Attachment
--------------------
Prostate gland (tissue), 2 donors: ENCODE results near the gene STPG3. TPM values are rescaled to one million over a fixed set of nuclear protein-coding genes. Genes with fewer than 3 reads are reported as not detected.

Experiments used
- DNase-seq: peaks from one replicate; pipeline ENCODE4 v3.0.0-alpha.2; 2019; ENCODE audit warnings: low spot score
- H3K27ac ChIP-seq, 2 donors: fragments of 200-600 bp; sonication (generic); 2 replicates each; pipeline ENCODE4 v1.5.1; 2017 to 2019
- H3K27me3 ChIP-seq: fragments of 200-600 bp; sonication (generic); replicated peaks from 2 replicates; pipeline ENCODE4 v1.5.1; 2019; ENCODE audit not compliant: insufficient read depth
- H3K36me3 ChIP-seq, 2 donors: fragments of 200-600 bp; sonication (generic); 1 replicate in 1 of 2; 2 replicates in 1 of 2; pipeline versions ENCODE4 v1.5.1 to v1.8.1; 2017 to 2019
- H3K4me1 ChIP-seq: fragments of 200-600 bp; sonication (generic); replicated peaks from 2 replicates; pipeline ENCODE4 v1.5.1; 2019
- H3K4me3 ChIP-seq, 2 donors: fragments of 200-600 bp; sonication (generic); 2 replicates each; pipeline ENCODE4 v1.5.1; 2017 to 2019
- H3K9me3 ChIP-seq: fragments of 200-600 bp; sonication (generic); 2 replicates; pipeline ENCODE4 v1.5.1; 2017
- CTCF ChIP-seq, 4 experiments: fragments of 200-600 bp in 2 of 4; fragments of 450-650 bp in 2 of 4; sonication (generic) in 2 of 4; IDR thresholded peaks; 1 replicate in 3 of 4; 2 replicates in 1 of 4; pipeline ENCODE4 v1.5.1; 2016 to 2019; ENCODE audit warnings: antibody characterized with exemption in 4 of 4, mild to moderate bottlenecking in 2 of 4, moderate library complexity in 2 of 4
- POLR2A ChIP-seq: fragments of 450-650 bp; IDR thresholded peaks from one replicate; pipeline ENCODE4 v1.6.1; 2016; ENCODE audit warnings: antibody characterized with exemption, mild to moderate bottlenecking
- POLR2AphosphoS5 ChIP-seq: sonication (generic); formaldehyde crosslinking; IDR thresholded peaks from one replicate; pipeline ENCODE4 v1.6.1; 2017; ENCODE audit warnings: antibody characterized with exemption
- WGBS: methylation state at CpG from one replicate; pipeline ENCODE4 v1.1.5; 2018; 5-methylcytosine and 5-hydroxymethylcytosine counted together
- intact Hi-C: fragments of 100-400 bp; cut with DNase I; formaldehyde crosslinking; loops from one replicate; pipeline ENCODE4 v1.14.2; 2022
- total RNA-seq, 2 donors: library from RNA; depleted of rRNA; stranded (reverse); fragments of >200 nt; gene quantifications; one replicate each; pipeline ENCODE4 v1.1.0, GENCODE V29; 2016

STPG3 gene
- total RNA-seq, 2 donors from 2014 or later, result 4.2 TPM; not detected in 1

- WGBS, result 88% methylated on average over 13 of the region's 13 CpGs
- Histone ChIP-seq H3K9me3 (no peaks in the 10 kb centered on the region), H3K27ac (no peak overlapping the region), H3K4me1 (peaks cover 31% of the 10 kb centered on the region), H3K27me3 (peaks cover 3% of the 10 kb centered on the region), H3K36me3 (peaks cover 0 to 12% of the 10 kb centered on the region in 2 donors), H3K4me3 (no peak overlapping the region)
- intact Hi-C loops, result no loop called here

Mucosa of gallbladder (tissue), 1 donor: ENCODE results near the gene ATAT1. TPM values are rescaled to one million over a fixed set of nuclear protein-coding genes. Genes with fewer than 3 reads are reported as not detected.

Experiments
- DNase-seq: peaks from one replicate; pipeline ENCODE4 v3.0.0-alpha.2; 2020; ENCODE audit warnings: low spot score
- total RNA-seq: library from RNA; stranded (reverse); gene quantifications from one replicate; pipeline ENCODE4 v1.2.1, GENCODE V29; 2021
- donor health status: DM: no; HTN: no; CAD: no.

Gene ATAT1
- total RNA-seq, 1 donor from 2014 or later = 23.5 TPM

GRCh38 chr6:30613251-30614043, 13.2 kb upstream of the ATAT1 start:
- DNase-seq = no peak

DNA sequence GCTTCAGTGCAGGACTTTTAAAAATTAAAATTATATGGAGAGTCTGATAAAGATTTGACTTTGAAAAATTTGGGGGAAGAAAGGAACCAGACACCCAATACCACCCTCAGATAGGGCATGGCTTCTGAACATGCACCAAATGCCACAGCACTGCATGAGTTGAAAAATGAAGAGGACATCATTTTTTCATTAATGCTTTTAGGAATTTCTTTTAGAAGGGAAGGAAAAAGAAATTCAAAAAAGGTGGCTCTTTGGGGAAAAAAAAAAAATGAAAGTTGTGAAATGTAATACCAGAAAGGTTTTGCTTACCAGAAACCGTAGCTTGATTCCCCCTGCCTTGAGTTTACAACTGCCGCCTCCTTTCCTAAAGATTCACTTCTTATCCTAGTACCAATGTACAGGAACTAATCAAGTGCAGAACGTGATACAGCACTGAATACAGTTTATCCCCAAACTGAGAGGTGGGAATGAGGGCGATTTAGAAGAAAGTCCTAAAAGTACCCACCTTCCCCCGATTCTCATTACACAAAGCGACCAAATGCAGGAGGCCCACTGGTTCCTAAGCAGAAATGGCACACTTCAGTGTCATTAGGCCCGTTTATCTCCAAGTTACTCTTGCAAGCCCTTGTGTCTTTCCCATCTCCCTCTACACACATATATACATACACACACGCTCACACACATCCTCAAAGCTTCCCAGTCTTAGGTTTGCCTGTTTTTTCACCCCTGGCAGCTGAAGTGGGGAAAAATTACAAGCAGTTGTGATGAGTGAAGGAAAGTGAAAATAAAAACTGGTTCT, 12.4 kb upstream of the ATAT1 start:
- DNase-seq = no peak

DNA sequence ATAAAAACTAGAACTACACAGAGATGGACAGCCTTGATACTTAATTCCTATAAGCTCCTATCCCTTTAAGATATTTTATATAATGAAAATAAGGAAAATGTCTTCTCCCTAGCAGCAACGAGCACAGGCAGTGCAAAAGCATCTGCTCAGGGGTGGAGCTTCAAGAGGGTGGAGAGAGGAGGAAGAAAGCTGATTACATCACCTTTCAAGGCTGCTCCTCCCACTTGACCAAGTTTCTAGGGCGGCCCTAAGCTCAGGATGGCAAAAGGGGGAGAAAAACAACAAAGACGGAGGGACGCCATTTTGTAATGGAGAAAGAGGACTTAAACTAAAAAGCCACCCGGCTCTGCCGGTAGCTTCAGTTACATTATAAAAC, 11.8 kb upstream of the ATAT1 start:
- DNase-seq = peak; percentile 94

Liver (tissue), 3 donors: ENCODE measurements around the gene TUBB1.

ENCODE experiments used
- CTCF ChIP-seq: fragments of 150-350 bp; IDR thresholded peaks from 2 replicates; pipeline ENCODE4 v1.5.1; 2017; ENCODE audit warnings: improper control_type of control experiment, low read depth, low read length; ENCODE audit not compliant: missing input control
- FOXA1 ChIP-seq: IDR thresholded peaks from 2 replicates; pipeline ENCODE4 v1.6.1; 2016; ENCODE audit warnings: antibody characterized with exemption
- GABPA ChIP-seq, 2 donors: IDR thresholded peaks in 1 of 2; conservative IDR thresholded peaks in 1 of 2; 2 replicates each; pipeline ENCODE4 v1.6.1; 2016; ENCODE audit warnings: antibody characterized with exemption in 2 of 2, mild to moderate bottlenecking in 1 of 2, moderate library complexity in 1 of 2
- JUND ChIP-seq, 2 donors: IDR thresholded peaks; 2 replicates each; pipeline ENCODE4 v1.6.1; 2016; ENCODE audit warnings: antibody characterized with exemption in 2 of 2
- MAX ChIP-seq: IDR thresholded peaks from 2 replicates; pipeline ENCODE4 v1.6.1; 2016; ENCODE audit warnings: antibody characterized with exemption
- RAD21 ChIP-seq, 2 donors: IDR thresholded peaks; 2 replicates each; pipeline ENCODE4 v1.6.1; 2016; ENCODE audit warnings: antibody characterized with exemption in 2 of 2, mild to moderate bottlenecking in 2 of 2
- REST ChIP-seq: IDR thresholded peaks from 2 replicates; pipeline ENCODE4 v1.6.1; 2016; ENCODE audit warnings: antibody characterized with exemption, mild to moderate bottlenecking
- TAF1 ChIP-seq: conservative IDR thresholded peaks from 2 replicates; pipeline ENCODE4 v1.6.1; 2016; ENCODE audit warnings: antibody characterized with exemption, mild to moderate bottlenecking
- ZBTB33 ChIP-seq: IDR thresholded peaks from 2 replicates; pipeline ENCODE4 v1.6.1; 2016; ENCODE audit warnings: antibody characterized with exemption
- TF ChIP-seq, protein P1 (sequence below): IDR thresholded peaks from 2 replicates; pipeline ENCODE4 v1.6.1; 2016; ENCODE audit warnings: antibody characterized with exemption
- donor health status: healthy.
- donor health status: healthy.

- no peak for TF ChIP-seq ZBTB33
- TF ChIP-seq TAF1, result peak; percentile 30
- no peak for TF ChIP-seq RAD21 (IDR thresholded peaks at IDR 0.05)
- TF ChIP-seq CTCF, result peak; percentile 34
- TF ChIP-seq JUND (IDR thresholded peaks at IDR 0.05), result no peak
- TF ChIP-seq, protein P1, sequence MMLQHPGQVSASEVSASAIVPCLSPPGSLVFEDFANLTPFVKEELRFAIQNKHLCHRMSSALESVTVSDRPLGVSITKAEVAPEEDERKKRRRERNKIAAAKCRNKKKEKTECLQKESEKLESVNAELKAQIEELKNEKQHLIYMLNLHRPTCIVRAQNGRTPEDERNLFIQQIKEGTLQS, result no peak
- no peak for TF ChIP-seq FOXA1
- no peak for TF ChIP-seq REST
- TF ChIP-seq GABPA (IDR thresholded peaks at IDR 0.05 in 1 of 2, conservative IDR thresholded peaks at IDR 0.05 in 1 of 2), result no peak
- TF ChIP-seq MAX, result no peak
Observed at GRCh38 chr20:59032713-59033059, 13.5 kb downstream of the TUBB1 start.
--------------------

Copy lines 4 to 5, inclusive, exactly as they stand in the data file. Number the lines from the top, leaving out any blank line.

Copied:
- H3K27ac ChIP-seq, 2 donors: fragments of 200-600 bp; sonication (generic); 2 replicates each; pipeline ENCODE4 v1.5.1; 2017 to 2019
- H3K27me3 ChIP-seq: fragments of 200-600 bp; sonication (generic); replicated peaks from 2 replicates; pipeline ENCODE4 v1.5.1; 2019; ENCODE audit not compliant: insufficient read depth